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At some point in our lives we’ll reflect on and reminisce about the good old days. We'll talk about how we had simpler life. We’ll say “I’m glad I’m not a young person today, there are so many hurdles they have to navigate. We did not have to deal with gun violence, student debt, high unemployment, failing schools, and a myriad of other issues that our youth are facing today”. We’ll tend to forget that there were challenges when we grew up also. It’s human nature to look at the past and remember the good things; it’s a personal form of revisionist history.
Although we’ll look at our past with nostalgic reverence most of us will acknowledge it for what it is. The past is the past. It is dead and buried. We should remember it, pay homage to it, and use it to build our future by continuing to move forward.
Unfortunately there is a rising segment of the population in our country that literally wants to go back to the good old days. They want to go back to “traditional American values”. The simpler life for them was also a time of dominance and power. This movement is happening in plain sight and we are unwilling participants watching it happen. Many of the landmark judicial and legislative decisions that happened in the last 50 years are being challenged, manipulated, and in some cases overturned.
Let's take a look at a few examples.
In an article from Think Progress the writer notes that
The Targeted Regulation of Abortion Providers, or TRAP laws, tend to capture fewer headlines than other types of abortion restrictions, largely because they’re complicated pieces of legislation that may not seem outrageous on the surface. But women’s health advocates warn they actually represent one of the most serious threats to reproductive rights in the nation. This is an effective anti-choice tactic because it’s an indirect method of restricting abortion access — rather than banning the procedure itself, TRAP laws impose so much red tape on abortion providers that clinics are unable to continue providing reproductive care to the women who need it.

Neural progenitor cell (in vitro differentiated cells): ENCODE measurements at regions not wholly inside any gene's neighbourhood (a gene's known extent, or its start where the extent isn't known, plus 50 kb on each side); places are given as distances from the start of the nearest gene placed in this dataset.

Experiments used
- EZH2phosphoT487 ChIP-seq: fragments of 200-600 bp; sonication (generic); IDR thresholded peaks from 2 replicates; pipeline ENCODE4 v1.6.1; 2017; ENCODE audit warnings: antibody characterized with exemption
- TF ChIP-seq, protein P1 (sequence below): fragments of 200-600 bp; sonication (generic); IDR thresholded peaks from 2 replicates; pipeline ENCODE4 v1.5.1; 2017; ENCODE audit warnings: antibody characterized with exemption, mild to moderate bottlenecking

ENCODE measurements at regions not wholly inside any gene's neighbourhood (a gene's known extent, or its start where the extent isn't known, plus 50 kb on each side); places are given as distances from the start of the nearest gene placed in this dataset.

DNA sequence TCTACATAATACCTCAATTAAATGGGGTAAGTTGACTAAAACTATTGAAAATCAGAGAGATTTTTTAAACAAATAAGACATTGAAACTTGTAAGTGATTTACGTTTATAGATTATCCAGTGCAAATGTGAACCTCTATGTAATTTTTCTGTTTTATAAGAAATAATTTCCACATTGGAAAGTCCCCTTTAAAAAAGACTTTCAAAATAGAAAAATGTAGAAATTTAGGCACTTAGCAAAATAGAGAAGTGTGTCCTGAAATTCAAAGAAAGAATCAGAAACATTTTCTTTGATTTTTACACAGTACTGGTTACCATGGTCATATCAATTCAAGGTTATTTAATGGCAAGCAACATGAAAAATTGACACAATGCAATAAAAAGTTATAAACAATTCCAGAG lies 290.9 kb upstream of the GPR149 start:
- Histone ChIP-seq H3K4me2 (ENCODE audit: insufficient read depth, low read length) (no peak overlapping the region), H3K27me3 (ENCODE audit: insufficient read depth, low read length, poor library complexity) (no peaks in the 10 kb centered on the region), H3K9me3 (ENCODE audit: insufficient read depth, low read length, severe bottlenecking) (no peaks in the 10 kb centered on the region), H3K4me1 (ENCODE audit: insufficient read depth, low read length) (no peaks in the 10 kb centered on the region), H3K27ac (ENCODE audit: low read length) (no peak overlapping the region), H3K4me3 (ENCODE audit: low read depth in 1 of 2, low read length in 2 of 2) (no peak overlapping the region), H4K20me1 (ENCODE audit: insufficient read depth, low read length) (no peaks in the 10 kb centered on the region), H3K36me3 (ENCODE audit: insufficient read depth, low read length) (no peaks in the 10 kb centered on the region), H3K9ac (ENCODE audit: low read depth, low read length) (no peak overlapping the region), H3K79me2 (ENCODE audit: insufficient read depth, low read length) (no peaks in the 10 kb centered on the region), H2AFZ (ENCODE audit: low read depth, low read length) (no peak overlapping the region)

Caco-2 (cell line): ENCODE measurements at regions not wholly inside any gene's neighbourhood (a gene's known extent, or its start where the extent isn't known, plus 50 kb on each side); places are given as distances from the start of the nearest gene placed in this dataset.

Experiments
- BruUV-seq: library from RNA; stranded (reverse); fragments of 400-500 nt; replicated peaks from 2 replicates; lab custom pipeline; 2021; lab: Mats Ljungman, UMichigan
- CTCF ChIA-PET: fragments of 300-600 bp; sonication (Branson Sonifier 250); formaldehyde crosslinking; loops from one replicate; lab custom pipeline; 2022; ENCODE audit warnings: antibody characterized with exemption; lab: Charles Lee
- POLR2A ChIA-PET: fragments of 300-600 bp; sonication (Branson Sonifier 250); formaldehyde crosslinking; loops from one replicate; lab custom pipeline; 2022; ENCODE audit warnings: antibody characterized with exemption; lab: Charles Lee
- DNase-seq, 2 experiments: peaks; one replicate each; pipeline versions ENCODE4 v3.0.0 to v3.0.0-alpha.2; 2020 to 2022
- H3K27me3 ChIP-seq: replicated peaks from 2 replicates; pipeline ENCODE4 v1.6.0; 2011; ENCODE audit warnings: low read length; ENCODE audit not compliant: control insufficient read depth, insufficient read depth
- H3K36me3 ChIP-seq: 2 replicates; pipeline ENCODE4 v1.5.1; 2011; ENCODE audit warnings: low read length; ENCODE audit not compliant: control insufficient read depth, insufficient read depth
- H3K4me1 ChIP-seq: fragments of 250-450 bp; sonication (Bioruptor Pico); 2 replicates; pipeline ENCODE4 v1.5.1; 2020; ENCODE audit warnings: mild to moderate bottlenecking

Alabama, Indiana, North Dakota, Texas, Virginia, Mississippi, and North Carolina are currently pushing to enact TRAP Laws.
In 2014 several states could possibly deliver ballot measures regarding abortion rights and definitions of when life begins:
Fisher v. University of Texas at Austin - in the upcoming weeks the Supreme Court will decide if a public university violates the Equal Protection Clause of the 14th Amendment by considering race in its admissions process. Decision could update or overturn parts of the historic 2003 Grutter v. Bollinger decision.
Shelby County v. Holder - The Supreme Court will decide if parts of the Voting Rights Act of 1965 are still needed, which require states and local governments with a history of discrimination to get pre-clearance from the federal government before making any changes to voting laws.
Arizona v. ITCA - The Supreme Court will consider Arizona’s decision to require voters to furnish proof of citizenship as it relates to the federal National Voter Registration Act, in a question of state versus federal jurisdiction over voting qualifications.
So when we do take that moment to reminisce about the good old days we must also remember there were many things that were not so good about it. We cannot allow them to happen again. It would be a dishonor to those that came before us and put their lives on the line to combat social injustice if we allow ourselves to become comfortable and complacent. We must embrace the past and use it as the launchpad for us to continue moving forward.
We have the power of the vote, we need to use it wisely.
It starts now, let's get this thing done....
Ernest R. Heyward is the Founder and President of the Marketplace for Social Awareness and Social Responsibility Inc.